Homeowner Guide

Click Here for a Printable, Illustrated Homeowner Guide




Those of us living and working in the watershed area are putting a lot of pressure on its ecosystems. If your life is tied to the watershed’s ecosystems, then its problems become yours. We are part of this process every time we wash our hands, do the laundry, water our lawns or wash our cars. During each of these activities, we add our waste materials to the water flowing into the streams and lake. Heavy sediment loads are now a major form of pollution that threatens the aquatic environment and our enjoyment of the lake for swimming, and other water recreations. Fertilizers and storm runoff add nutrients that enhance the growth of algae, which can cause oxygen depletion as the plant matter decays.

You can help by being informed about solutions to problems within the watershed in which you live. Remember, solutions to environmental problems are far more effective when they take into account the complex connections between ALL PARTS OF THE ECOSYSTEM.

What you and your neighbors do on your land directly affects the quality of the streams and lake within the Hayden Lake watershed, by changing the volume, velocity and timing of the surface runoff.

You can increase the chance of surface erosion, adding toxic chemicals and more nutrients to the lake.

Removing natural vegetation allows water to move faster. Faster moving water causes erosion. Control of runoff is important since it may contain pesticides, oil, antifreeze, and other materials toxic to life in the lake.

Pollution also occurs when the soil is too wet to filter sewage outflow. Effluents can seep into the groundwater without proper filtration, or it can rise to the surface and be carried into streams and drainage ways.

It is time we stopped taking the natural watershed for granted!


Water is one of the most remarkable compounds in nature. It shapes our physical environment and all life depends upon it. The physical properties of water allow it to slowly cut away hillsides and form fertile valleys through the processes of weathering erosion and sedimentation. Human activities in the watershed have greatly accelerated the natural processes of erosion and sedimentation resulting in a degradation of water quality in the streams of the watershed and in the lake.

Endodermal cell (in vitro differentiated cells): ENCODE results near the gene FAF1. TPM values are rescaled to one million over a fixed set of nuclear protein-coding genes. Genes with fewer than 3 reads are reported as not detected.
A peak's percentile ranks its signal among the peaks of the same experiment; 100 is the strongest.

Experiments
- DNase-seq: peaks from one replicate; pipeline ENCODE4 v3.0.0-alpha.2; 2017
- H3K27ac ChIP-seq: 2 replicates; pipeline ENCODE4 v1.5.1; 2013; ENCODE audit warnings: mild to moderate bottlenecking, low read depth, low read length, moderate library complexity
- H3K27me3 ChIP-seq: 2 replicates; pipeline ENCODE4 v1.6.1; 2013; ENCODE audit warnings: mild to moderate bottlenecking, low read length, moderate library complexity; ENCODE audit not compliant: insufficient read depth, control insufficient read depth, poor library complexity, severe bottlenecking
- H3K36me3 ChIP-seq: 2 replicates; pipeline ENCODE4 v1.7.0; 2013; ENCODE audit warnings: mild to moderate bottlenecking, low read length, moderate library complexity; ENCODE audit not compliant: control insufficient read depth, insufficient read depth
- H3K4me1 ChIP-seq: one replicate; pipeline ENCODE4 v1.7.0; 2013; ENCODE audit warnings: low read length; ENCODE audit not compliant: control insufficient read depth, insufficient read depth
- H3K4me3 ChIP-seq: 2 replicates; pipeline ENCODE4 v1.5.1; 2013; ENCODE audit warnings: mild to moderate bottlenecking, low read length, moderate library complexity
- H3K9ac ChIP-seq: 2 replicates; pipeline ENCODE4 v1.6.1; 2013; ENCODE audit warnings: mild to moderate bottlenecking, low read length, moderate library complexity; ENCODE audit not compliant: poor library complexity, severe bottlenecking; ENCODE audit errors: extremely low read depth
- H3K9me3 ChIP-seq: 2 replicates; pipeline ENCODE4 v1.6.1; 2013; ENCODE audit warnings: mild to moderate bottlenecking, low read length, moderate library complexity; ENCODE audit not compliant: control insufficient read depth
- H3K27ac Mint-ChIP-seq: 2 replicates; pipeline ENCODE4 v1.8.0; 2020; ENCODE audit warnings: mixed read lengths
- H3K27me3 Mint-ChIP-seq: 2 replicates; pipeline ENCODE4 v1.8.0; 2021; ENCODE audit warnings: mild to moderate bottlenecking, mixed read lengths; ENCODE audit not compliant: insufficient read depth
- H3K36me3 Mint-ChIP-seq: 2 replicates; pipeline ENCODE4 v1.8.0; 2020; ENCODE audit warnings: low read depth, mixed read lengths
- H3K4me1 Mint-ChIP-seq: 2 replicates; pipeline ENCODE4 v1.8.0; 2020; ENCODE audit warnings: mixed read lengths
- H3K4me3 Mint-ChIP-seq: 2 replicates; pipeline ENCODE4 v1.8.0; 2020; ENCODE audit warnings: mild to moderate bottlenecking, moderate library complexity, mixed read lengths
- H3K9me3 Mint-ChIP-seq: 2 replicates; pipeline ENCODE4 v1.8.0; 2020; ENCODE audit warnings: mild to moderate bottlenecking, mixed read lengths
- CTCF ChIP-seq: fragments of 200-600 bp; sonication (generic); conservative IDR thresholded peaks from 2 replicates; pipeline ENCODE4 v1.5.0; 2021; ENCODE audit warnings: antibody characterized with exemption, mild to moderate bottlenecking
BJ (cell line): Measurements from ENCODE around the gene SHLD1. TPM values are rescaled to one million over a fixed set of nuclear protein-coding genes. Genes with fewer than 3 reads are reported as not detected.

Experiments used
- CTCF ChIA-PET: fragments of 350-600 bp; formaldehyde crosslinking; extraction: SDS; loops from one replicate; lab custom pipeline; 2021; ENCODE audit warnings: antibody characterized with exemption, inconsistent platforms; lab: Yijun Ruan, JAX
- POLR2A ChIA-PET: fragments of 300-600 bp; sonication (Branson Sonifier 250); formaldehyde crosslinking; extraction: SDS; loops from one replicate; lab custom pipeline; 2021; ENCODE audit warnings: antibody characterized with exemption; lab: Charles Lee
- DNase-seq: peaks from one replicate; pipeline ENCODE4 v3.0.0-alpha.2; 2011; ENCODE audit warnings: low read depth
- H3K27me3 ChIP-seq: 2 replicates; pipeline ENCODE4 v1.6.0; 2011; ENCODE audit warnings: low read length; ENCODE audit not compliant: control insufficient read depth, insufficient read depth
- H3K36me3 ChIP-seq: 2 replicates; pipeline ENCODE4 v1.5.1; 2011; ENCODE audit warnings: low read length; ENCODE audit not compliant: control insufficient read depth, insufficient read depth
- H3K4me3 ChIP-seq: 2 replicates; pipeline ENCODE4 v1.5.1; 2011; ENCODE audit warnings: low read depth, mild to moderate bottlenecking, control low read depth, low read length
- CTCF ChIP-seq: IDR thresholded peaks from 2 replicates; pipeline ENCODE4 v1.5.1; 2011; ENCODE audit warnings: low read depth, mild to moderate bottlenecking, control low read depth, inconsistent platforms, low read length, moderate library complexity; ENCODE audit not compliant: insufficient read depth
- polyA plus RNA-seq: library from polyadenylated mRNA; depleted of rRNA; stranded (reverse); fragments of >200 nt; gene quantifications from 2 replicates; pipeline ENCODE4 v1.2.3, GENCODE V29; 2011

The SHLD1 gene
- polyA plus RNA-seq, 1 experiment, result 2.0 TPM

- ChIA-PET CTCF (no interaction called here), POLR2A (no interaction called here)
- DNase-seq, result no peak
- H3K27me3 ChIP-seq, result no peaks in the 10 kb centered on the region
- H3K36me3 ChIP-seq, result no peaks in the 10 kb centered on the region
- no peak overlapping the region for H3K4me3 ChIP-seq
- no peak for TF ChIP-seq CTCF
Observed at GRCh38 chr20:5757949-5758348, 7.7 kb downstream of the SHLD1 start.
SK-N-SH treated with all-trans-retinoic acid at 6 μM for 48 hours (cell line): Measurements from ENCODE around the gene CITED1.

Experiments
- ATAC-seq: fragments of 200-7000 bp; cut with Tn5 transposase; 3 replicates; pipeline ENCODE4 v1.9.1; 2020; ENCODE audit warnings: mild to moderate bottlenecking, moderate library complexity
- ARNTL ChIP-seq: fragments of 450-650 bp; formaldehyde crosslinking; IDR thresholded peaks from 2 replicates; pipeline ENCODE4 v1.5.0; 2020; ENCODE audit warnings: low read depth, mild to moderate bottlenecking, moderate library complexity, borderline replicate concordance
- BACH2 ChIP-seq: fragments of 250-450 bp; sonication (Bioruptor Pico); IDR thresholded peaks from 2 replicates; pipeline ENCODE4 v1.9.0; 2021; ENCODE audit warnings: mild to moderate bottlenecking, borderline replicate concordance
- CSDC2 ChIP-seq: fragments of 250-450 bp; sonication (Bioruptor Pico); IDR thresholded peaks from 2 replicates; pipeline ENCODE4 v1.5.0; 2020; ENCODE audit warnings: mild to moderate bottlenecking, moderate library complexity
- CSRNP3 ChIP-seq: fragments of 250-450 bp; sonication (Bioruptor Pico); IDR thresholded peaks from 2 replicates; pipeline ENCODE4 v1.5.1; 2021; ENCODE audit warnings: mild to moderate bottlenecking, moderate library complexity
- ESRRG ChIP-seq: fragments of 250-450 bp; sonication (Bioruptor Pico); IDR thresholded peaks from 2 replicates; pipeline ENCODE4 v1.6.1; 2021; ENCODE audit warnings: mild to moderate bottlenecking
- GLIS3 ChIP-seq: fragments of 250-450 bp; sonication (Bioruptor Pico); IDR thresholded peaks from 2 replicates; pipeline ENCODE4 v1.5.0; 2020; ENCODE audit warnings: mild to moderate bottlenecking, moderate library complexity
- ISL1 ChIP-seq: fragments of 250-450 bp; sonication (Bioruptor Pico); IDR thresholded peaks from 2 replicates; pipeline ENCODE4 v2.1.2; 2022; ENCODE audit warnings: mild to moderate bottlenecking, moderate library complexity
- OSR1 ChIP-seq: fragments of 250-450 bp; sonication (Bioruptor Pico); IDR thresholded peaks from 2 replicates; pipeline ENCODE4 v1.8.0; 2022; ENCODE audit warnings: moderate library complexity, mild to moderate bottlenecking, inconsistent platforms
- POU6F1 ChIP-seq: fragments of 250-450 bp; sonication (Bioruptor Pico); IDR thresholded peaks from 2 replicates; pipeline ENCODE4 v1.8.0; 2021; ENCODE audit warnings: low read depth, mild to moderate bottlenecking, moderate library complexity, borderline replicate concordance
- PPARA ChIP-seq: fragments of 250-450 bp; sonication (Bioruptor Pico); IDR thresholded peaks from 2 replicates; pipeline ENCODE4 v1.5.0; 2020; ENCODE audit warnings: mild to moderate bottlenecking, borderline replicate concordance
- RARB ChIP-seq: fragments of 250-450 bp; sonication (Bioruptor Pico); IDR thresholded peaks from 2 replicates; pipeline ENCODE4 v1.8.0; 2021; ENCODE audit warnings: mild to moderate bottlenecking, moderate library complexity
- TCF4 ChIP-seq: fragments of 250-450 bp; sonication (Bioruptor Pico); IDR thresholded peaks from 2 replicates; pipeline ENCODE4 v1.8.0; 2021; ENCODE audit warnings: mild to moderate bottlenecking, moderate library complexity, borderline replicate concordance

Hayden Lake

The historic activities of farming, grazing, mining, and timber harvest have coexisted with a growing tourist industry that attracts an estimated 800,000 people each year. Over 400,000 residents of northern Idaho and eastern Washington depend upon the Rathdrum Prairie Aquifer for drinking water, which Hayden Lake and its watershed area contributes to recharge the aquifer.

Hayden Lake is showing excessive quantities of nutrients. These nutrients are coming from farmers fields, residential areas, new developments, logging operations, and inadequate septic systems

Hayden Lake shoreline is becoming suburbanized, characterized by acres of hard surfaces such as roads, rooftops, and parking areas. Studies have shown that developed areas can experience nine times more runoff than wooded areas, causing flooding, topsoil and stream bank erosion, and choked waterways.

The future of Hayden Lake depends upon all our neighbors accepting their part of the action to maintain this beautiful lake and its watershed

Movement of water, over and through the ground, is important to those who have experienced flooded basements and yards, or loss of septic systems. Surface runoff from roofs and driveways can erode yards and destroy valuable plant cover. Much of the oil, fertilizers, and herbicides washed from barren lots or lawns is carried into local streams and eventually reaches Hayden Lake. Nitrogen, phosphorus, and other nutrients present in fertilizers and decaying leaves can cause excessive algae growth once they reach the lake. When algae dies and decays, it uses oxygen needed by aquatic life. Control of runoff is important since it may contain pesticides, oil, antifreeze, and other materials toxic to life in the lake.


Erosion is the “forces (wind, air and water) wearing away the surface of the ground”

The lake is fed by creeks, which form an intricate network of waterways throughout the watershed. How you manage the land around your home determines the quality of fresh water flowing into Hayden Lake. The following five questions will help determine whether the stream needs immediate attention:

1. Is there a build up of silt in the stream?

2. Is the stream receiving unfiltered runoff from lawns, agriculture fields, industrial sites or parking lots?

3. Are the banks unstable?

4. Are the septic systems polluting the stream?

5. Are there unnatural obstructions in the stream?

Sediment from eroding stream banks can smother aquatic life, clog fish gills, and cut off needed sun light to underwater plants.

Erosion is more typical in rural and suburban areas where pavement, rooftops, compacted soil, and other impenetrable surfaces prevent rain from filtering into the soil. As a result, greater volumes of water enter local creeks causing the stream banks to erode.